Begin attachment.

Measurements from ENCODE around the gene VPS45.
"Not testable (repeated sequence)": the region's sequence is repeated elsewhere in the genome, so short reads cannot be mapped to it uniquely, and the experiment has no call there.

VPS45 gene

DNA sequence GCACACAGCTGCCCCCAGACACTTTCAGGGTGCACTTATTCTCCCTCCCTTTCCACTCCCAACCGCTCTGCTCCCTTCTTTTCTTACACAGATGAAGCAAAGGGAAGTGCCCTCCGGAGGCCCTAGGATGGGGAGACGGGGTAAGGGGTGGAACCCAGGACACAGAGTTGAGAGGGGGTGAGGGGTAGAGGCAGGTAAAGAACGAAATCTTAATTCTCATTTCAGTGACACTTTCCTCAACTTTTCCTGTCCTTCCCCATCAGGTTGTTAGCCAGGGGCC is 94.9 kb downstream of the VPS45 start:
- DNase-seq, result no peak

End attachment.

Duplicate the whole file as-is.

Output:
Measurements from ENCODE around the gene VPS45.
"Not testable (repeated sequence)": the region's sequence is repeated elsewhere in the genome, so short reads cannot be mapped to it uniquely, and the experiment has no call there.

VPS45 gene

DNA sequence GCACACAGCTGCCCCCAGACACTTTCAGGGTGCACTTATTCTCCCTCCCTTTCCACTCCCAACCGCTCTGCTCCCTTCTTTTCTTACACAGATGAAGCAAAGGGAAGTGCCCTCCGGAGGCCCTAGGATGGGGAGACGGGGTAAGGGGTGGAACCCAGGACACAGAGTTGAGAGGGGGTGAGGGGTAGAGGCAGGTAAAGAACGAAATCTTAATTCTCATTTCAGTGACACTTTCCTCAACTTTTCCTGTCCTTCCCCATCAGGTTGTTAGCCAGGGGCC is 94.9 kb downstream of the VPS45 start:
- DNase-seq, result no peak